Philadelphia shot 64 percent from three in Game 1 largely because they got open looks along the perimeter any time Simmons wanted. I don’t want to take away from what was a great shooting performance, but Miami didn’t make Philadelphia work nearly hard enough for those shots. In Game 2, Miami’s adjustments made Philly’s job much, much harder.
Instead of playing 10 feet off of Simmons, his defender pressured him to try to interfere with his vision and cut off passing lanes. Spoelstra played his more versatile wing defenders like James Johnson, Josh Richardson, and Justise Winslow more minutes in Game 2, not only because of their ability to bother Simmons but because of how much harder they make it for Philly’s shooters to get open.
The pressure that Winslow and Johnson put on Simmons really threw off Philadelphia’s offensive rhythm and timing. A couple of times Winslow picked him up full-court and it was clear that Simmons got frustrated by a tactic he wasn’t expecting.
Based on the results, it appears like that strategy worked wonders. Philadelphia shot just 19 percent from three on 36 attempts in Game 2. After Game 1 where no player shot worse than 50 percent from deep, no Sixer shot above 30 percent in Game 2. After going 2 for 3 on “tightly defended“ threes in Game 1, Philly shot one of 11 on those same shots Monday night.
I think that last stat is the most indicative of how successful Miami’s game plan was. The defensive adjustments allowed the Heat to contest far more of Philadelphia’s three-point attempts, and Philly’s shooters kept taking them regardless of if they were going in.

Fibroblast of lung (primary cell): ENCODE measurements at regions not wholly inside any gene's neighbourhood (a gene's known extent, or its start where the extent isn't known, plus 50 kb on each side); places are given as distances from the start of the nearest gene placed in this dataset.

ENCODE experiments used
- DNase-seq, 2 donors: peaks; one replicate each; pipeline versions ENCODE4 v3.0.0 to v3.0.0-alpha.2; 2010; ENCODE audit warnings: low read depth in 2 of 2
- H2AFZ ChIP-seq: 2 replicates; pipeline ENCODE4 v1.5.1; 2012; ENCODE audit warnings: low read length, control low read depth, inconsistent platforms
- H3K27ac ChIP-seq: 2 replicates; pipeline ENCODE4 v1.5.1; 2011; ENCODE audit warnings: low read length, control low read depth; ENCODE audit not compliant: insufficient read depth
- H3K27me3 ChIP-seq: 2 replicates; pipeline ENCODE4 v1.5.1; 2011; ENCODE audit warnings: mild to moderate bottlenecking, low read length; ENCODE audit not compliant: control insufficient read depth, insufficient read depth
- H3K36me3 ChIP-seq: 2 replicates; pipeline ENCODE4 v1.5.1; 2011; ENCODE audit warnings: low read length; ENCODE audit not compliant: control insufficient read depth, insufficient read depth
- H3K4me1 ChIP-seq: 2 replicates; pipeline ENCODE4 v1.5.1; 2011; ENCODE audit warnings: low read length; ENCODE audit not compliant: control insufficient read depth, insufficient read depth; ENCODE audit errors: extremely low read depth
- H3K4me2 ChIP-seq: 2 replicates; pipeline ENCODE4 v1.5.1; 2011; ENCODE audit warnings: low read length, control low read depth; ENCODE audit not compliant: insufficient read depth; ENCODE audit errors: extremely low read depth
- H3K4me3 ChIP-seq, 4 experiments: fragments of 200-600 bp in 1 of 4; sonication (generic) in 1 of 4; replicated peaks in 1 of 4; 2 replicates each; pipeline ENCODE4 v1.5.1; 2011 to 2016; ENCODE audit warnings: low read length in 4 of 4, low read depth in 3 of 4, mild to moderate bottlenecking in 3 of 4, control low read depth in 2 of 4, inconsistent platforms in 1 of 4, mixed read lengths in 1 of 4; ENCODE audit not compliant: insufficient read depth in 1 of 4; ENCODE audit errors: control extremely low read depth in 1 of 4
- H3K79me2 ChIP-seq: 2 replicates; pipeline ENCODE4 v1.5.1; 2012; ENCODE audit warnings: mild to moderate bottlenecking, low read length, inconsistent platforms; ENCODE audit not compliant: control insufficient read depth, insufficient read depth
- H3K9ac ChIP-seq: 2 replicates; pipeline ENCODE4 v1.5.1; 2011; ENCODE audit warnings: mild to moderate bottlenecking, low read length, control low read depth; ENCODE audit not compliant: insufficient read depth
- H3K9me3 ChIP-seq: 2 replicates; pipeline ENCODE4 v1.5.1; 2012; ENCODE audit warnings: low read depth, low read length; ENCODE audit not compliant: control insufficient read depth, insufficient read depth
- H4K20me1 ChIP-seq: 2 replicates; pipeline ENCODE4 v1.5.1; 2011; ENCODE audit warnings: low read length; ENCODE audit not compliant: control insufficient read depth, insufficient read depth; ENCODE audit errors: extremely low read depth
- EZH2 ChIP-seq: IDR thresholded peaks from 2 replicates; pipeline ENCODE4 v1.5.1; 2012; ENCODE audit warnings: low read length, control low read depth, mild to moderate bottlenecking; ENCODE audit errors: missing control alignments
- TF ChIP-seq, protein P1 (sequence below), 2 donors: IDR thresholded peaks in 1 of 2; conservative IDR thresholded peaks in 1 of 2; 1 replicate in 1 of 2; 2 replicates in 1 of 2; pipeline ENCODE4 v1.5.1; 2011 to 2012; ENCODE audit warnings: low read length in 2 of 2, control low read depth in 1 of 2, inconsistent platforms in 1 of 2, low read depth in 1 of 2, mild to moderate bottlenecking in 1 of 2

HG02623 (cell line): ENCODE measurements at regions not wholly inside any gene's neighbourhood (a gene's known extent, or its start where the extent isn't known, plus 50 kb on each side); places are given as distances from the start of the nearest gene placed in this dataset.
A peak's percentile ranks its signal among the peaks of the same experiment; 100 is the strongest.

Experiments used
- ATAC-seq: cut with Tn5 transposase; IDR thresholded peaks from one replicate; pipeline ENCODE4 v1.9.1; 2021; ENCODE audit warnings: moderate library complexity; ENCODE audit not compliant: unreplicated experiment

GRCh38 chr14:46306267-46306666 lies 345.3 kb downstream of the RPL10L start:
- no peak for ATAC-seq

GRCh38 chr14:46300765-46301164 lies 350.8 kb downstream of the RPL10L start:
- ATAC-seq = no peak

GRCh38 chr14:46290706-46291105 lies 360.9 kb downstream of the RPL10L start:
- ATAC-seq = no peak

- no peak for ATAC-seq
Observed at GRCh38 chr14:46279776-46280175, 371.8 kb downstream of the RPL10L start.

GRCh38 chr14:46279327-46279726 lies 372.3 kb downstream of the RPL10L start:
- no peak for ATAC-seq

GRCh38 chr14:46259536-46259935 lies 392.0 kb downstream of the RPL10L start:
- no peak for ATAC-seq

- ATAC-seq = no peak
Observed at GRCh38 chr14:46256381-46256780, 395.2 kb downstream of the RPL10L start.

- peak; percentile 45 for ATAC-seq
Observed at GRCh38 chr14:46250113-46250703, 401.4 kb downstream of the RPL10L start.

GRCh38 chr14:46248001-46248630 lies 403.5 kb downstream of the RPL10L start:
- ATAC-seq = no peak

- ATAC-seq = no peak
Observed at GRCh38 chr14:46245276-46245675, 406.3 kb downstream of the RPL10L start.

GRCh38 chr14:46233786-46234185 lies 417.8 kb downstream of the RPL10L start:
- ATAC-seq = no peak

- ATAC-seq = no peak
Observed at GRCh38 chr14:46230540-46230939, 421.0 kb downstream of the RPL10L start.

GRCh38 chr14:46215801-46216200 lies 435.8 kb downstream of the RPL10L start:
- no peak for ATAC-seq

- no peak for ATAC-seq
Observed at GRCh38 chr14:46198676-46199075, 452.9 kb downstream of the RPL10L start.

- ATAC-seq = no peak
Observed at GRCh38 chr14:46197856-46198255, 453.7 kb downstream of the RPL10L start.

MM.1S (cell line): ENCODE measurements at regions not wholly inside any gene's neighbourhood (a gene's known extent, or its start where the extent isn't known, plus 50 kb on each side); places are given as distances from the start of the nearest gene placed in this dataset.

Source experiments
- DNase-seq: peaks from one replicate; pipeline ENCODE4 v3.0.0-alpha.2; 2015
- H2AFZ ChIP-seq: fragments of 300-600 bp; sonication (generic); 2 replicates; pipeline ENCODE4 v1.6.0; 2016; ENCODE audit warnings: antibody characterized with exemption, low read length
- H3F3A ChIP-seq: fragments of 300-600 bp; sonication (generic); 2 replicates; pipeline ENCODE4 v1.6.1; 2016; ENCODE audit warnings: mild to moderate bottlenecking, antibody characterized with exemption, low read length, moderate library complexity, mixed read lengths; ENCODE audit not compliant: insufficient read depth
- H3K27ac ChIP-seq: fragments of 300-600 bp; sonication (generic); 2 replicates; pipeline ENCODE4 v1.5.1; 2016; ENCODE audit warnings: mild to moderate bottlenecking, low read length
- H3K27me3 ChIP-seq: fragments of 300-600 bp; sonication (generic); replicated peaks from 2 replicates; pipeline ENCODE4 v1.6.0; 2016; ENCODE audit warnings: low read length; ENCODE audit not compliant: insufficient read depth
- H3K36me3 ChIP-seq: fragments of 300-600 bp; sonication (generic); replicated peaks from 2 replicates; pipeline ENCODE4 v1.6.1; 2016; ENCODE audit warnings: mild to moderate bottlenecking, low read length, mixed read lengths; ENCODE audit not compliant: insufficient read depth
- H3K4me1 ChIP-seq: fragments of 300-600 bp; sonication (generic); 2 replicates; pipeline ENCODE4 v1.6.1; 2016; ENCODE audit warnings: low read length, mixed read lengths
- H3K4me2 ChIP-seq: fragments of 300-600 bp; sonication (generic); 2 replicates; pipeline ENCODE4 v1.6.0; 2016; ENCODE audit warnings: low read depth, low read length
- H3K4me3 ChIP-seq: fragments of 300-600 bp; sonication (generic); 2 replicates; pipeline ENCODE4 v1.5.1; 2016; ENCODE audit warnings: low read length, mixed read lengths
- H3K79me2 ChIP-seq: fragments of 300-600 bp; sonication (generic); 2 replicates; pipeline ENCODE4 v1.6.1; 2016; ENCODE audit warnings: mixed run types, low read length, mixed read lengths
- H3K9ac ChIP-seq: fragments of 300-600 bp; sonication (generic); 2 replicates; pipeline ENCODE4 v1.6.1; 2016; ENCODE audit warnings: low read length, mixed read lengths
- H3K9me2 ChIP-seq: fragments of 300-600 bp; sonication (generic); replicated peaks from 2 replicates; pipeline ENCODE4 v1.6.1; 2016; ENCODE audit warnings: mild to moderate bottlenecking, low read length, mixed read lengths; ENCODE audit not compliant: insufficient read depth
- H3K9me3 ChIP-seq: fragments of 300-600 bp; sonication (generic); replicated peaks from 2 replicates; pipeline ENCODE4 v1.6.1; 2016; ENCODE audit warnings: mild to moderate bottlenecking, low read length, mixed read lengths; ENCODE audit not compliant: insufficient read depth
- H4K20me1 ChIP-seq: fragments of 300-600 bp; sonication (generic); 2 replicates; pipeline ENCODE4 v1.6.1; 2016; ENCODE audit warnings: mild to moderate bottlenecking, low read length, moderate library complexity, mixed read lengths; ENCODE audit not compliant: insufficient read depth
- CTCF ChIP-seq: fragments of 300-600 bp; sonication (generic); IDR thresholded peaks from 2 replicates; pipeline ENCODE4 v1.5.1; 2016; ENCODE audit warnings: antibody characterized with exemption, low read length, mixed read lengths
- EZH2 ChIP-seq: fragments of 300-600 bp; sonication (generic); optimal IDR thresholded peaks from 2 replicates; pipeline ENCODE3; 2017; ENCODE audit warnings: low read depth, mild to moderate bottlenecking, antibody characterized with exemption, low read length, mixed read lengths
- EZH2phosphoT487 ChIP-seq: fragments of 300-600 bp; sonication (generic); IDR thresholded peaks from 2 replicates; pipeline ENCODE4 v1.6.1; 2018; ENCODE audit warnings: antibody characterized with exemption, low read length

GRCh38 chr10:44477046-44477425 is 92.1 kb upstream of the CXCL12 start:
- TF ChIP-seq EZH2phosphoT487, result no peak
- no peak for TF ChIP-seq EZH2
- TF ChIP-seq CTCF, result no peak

If the Sixers want to recover in Game 3, they can’t just rely on the shots they were missing in Game 2 to go in for the rest of the series; they are going to have to punish the Heat for going small. Miami’s small lineups that defend the three-point line so well are susceptible inside without a traditional rim-protector. If Simmons, Dario Sarić, and others can score enough in the paint to force Spoelstra back to a more traditional lineup, that is a massive win for the Sixers. Both of Miami’s traditional centers, Hassan Whiteside and Bam Adebayo, have struggled in the series and combined for a -27 in 48 minutes.
The healthy Sixers have the talent to change the course of the series on their own, but the return of Embiid would be a huge boost. Guarding Embiid with Kelly Olynyk or James Johnson would essentially be conceding two points every time he touched the ball and Spoelstra would have no choice but to play Whiteside and Adebayo more minutes.
Regardless of who is out there for Philadelphia, the next couple of games are going to be vital for the Sixers. They’re the more talented team top to bottom and have beaten the Heat three out of five times this season, but how the Sixers respond to adversity over the next few days in Miami will tell us a lot about how far this team can go in the postseason.
Edited by Emily Berman.